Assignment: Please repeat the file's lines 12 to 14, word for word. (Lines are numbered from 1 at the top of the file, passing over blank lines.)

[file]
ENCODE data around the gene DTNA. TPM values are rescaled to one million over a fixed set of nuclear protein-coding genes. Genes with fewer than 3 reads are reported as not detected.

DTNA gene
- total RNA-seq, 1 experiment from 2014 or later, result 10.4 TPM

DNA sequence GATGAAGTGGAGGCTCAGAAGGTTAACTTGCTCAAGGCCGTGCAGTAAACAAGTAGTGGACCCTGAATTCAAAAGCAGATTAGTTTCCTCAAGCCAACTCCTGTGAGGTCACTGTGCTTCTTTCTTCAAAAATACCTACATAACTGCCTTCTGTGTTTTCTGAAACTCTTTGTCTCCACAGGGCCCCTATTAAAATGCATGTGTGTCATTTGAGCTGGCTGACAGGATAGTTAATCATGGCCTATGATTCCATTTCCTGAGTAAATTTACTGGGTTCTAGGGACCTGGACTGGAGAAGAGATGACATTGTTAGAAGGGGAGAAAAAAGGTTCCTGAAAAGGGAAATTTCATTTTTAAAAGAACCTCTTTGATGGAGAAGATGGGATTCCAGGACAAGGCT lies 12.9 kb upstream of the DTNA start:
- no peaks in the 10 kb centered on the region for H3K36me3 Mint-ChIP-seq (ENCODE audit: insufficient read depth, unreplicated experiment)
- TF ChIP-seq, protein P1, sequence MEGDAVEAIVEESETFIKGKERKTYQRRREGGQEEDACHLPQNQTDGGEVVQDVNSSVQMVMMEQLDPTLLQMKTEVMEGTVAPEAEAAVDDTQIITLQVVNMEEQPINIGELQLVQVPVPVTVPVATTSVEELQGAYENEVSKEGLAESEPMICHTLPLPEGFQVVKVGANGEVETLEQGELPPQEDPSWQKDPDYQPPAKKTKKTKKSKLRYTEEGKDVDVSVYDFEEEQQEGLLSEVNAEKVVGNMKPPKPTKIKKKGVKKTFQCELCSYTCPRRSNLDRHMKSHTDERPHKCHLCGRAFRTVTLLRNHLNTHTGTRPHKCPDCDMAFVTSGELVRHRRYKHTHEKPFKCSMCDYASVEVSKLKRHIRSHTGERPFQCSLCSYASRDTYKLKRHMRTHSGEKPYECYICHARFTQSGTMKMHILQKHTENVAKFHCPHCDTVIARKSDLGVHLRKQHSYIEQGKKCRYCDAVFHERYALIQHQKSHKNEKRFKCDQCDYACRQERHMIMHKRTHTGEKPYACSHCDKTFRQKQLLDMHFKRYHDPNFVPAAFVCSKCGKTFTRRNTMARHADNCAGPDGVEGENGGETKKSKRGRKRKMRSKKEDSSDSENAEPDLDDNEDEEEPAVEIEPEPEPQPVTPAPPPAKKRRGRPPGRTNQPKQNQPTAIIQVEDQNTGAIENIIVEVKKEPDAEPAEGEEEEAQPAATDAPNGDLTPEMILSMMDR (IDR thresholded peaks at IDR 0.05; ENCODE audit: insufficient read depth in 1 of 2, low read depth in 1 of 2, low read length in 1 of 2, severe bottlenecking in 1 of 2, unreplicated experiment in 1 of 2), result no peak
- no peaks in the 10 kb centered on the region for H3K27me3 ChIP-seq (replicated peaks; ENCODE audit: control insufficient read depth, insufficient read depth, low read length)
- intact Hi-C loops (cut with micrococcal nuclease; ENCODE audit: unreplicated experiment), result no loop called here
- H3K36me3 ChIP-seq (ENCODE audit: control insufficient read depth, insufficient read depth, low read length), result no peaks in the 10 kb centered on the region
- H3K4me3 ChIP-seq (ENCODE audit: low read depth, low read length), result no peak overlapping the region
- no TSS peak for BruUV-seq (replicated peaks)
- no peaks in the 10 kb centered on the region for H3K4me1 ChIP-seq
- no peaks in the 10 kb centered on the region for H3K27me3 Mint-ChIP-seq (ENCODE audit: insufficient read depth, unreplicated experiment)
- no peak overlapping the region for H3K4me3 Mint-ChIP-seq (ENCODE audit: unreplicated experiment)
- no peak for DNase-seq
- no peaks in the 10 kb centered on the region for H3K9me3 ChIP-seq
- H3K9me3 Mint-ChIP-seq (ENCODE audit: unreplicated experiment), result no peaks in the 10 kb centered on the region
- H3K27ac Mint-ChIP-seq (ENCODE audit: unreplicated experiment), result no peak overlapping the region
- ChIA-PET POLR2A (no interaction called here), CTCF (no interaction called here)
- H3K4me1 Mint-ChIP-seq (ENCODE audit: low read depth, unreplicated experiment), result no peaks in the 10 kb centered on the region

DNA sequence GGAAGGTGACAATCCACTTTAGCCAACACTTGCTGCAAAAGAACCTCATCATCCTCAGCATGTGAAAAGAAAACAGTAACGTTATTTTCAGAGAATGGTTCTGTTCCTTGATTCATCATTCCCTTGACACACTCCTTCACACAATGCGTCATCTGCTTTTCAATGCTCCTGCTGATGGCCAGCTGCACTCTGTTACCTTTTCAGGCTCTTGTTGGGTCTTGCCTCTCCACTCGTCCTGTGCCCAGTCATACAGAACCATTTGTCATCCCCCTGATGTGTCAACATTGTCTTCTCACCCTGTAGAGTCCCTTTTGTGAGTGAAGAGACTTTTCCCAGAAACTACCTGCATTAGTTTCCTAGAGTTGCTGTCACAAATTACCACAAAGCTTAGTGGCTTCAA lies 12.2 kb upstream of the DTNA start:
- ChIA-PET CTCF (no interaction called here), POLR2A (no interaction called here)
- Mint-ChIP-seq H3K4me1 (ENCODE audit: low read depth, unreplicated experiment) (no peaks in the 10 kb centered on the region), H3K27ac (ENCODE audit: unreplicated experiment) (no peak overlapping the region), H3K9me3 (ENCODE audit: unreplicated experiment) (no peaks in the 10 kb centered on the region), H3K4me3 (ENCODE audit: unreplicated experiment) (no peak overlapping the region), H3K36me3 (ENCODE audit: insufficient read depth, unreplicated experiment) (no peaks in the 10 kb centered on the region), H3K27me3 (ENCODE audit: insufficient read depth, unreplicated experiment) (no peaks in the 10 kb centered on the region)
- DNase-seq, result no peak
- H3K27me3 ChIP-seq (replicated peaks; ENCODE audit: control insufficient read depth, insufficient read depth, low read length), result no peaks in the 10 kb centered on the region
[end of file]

- no peaks in the 10 kb centered on the region for H3K4me1 ChIP-seq
- no peaks in the 10 kb centered on the region for H3K27me3 Mint-ChIP-seq (ENCODE audit: insufficient read depth, unreplicated experiment)
- no peak overlapping the region for H3K4me3 Mint-ChIP-seq (ENCODE audit: unreplicated experiment)